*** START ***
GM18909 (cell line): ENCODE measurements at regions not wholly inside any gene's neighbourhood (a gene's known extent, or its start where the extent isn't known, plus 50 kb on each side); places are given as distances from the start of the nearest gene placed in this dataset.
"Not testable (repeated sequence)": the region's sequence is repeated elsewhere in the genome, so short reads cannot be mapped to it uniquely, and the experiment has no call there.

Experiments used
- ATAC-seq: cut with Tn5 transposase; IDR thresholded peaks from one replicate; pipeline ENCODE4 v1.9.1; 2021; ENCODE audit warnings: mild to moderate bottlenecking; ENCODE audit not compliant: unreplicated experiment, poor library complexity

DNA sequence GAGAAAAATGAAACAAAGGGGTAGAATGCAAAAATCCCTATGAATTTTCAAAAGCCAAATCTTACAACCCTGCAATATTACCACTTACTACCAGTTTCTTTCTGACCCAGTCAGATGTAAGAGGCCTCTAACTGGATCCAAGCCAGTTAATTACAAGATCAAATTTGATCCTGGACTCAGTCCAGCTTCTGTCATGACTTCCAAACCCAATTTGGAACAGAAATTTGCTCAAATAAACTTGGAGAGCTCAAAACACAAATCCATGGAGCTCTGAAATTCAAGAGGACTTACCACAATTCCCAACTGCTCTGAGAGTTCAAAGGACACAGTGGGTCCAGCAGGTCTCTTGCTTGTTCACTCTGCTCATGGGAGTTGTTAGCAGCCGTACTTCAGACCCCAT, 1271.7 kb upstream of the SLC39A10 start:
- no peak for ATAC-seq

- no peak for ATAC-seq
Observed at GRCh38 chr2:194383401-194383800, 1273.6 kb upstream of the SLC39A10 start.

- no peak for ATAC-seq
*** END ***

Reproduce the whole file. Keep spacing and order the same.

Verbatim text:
GM18909 (cell line): ENCODE measurements at regions not wholly inside any gene's neighbourhood (a gene's known extent, or its start where the extent isn't known, plus 50 kb on each side); places are given as distances from the start of the nearest gene placed in this dataset.
"Not testable (repeated sequence)": the region's sequence is repeated elsewhere in the genome, so short reads cannot be mapped to it uniquely, and the experiment has no call there.

Experiments used
- ATAC-seq: cut with Tn5 transposase; IDR thresholded peaks from one replicate; pipeline ENCODE4 v1.9.1; 2021; ENCODE audit warnings: mild to moderate bottlenecking; ENCODE audit not compliant: unreplicated experiment, poor library complexity

DNA sequence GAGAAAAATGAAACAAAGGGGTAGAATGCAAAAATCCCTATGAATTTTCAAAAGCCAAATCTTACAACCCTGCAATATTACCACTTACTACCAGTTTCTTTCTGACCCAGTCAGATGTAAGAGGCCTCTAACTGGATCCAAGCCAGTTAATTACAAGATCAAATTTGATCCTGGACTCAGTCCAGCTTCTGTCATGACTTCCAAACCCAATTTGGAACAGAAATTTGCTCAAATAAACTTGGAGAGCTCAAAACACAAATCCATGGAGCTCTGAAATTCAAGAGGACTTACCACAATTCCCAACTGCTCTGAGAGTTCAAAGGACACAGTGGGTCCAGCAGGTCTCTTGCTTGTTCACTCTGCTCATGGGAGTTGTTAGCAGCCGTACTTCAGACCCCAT, 1271.7 kb upstream of the SLC39A10 start:
- no peak for ATAC-seq

- no peak for ATAC-seq
Observed at GRCh38 chr2:194383401-194383800, 1273.6 kb upstream of the SLC39A10 start.

- no peak for ATAC-seq